Thanks to a sizable marketing campaign, a new line of Country Harvest breads is being promoted for its vegetable content. There’s a loaf baked with green pepper and spinach, another with tomato, red pepper and zucchini.

It was enough to attract the attention of University of Manitoba professor Joyce Slater.

“What’s more appealing than getting your veggies right inside your bread? It eliminates the need to peel, slice, dice, cook, carry and crunch those pesky vegetables,” she said.

Joyce Slater

Joyce Slater is an assistant professor of human nutritional science at the University of Manitoba. (University of Manitoba)

But in addition to being a busy mom, Slater is also an assistant professor in human nutritional science. Once she picked up a loaf and looked a little more closely, the reality was a little disappointing.

“When you look at the actual amount of vegetable material in these breads, they clock in around a quarter of a serving of vegetables per slice. So that’s about two tablespoons," she said.

"Given that Canada’s Food Guide says we should have upwards of eight servings of fruits and vegetables per day, you’d have to be eating 32 slices of this bread to get your daily requirements. That’s a little bit heavy on the carbs.”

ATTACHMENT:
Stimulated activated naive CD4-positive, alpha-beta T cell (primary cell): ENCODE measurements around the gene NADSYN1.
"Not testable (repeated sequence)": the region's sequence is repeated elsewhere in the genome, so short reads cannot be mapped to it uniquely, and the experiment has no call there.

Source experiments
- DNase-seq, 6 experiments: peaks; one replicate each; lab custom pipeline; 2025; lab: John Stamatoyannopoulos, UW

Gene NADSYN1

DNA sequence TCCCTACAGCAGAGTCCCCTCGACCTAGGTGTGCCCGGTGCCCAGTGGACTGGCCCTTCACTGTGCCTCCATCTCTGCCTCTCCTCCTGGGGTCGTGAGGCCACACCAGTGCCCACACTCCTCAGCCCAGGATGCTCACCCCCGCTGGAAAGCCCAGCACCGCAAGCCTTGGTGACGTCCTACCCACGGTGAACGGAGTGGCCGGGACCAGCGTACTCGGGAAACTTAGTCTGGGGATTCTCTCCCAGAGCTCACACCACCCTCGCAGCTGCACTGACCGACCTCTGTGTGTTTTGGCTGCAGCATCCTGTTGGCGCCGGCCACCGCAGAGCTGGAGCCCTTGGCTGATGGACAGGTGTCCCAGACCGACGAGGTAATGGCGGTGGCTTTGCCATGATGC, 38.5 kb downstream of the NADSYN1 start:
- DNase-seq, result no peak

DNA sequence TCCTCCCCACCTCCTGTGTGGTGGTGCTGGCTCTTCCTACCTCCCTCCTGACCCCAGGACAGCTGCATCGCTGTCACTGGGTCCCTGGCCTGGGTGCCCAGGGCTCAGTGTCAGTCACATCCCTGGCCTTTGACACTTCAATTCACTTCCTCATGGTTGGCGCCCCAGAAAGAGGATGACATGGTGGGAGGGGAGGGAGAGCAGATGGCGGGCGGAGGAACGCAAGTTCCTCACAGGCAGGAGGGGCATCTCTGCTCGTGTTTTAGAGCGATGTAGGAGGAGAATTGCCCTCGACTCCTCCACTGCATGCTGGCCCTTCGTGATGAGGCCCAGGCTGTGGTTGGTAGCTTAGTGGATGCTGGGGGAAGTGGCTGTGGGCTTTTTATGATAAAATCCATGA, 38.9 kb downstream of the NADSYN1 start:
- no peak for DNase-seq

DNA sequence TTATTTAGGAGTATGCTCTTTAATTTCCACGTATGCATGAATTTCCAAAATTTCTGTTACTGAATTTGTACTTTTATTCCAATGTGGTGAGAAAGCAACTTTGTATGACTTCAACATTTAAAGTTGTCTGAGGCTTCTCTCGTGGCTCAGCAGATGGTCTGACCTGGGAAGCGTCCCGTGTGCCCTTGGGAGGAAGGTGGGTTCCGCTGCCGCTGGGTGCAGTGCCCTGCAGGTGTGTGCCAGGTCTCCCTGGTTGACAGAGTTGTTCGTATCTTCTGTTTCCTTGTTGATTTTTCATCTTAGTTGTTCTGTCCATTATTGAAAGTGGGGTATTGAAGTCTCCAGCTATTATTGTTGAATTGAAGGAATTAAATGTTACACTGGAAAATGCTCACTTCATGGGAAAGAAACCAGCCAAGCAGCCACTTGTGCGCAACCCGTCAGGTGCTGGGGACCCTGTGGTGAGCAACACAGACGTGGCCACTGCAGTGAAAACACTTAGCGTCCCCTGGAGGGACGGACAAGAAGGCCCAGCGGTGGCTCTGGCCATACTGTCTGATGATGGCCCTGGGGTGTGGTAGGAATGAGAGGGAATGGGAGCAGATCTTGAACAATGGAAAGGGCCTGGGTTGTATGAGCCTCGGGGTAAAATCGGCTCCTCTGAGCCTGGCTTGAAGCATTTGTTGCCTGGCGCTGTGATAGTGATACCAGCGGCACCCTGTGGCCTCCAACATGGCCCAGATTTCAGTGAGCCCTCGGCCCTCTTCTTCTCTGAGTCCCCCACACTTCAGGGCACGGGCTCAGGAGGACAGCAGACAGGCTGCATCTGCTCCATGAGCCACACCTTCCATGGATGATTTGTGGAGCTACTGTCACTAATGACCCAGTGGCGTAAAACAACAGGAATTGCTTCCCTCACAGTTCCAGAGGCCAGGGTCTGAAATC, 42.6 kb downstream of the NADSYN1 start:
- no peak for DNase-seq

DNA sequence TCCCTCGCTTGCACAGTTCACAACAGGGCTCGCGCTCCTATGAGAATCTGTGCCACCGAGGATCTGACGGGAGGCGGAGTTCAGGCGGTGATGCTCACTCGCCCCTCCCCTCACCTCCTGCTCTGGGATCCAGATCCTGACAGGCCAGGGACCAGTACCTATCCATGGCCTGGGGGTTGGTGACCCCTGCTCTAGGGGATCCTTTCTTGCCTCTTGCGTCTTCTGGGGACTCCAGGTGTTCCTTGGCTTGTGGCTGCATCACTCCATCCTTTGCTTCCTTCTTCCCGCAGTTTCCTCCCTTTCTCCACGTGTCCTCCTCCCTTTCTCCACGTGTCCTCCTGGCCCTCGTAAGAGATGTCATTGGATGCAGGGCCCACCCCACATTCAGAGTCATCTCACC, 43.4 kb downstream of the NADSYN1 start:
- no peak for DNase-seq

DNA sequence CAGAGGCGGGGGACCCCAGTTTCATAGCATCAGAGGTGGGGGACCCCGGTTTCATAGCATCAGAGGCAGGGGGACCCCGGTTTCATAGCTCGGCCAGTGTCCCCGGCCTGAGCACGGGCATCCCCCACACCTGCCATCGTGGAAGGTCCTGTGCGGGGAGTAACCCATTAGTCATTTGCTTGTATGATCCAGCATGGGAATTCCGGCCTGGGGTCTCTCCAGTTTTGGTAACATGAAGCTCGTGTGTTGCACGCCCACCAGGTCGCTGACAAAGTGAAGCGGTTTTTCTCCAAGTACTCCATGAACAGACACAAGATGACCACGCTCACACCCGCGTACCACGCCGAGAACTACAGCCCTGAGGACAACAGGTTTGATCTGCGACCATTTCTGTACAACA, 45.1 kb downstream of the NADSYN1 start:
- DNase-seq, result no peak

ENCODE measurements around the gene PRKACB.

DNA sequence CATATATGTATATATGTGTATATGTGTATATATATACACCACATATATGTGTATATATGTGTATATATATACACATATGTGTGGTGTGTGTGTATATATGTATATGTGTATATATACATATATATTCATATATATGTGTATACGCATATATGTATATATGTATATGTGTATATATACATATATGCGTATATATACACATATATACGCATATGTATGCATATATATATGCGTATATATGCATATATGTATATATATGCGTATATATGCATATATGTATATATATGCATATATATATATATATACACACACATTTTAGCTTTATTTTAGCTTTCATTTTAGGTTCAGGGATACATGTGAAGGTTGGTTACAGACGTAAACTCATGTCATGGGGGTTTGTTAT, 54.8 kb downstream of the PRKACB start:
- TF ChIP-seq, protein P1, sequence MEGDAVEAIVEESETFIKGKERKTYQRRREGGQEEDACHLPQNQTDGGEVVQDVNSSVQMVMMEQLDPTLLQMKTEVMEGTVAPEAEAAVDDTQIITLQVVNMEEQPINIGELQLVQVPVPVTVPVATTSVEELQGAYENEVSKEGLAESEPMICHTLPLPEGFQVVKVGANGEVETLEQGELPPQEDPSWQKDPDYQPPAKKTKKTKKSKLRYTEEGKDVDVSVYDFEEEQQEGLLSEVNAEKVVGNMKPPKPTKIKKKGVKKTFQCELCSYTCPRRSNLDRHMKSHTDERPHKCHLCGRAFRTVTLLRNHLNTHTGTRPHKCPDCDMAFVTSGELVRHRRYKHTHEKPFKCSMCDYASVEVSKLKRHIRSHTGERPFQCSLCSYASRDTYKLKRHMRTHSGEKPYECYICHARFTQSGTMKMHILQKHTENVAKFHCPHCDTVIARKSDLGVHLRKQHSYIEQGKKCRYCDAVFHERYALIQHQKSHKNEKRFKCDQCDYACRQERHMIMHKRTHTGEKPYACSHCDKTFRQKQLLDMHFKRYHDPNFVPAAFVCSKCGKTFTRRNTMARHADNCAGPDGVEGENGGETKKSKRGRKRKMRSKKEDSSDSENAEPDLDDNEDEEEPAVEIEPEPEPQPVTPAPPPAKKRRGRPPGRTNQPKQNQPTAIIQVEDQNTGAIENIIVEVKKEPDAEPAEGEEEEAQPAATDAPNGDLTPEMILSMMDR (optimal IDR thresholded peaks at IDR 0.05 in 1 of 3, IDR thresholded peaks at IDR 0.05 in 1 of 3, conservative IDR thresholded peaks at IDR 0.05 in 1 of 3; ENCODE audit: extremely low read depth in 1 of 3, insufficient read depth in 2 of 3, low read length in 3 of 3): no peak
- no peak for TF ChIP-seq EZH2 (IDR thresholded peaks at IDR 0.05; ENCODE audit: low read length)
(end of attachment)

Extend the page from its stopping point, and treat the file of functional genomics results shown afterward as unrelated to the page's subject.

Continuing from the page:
Nutritional Panel

The nutritional information for Country Harvest's carrot, celery and leek loaf. (Country Harvest)

The bread, baked with carrots, leek and celery, says it offers a serving of vegetables in every slice and should also offer the benefits of vitamin A, which is plentiful in carrots, and vitamin C, which can be found in leeks.

But a look at the nutritional panel for this particular loaf indicates only a small amount of vitamin A, and no measurable amounts of vitamin C. 

KD Smart

Kraft Dinner Smart includes a small amount of cauliflower. (Kraft Canada)

Slater said more and more of these types of processed foods are turning up in grocery stores because they offer the illusion of being healthy thanks to a few nutritionally sound ingredients, and rely heavily on marketing to attract consumers.

This trend that has given rise to the term "healthwashing," as products like macaroni and cheese containing small amounts of dried cauliflower and applesauce blended with a few teaspoons of vegetables have hit shelves.

Slater said these products appeal to our desire to eat better without having to do any work, but she pointed out that these products do not offer the same benefits as eating measurable amounts of actual vegetables. 

“What we’re missing when we don’t eat vegetables are a whole array of micronutrients, even some as-yet-to-be-discovered nutritional compounds that are beneficial to our health and help prevent disease,” she said.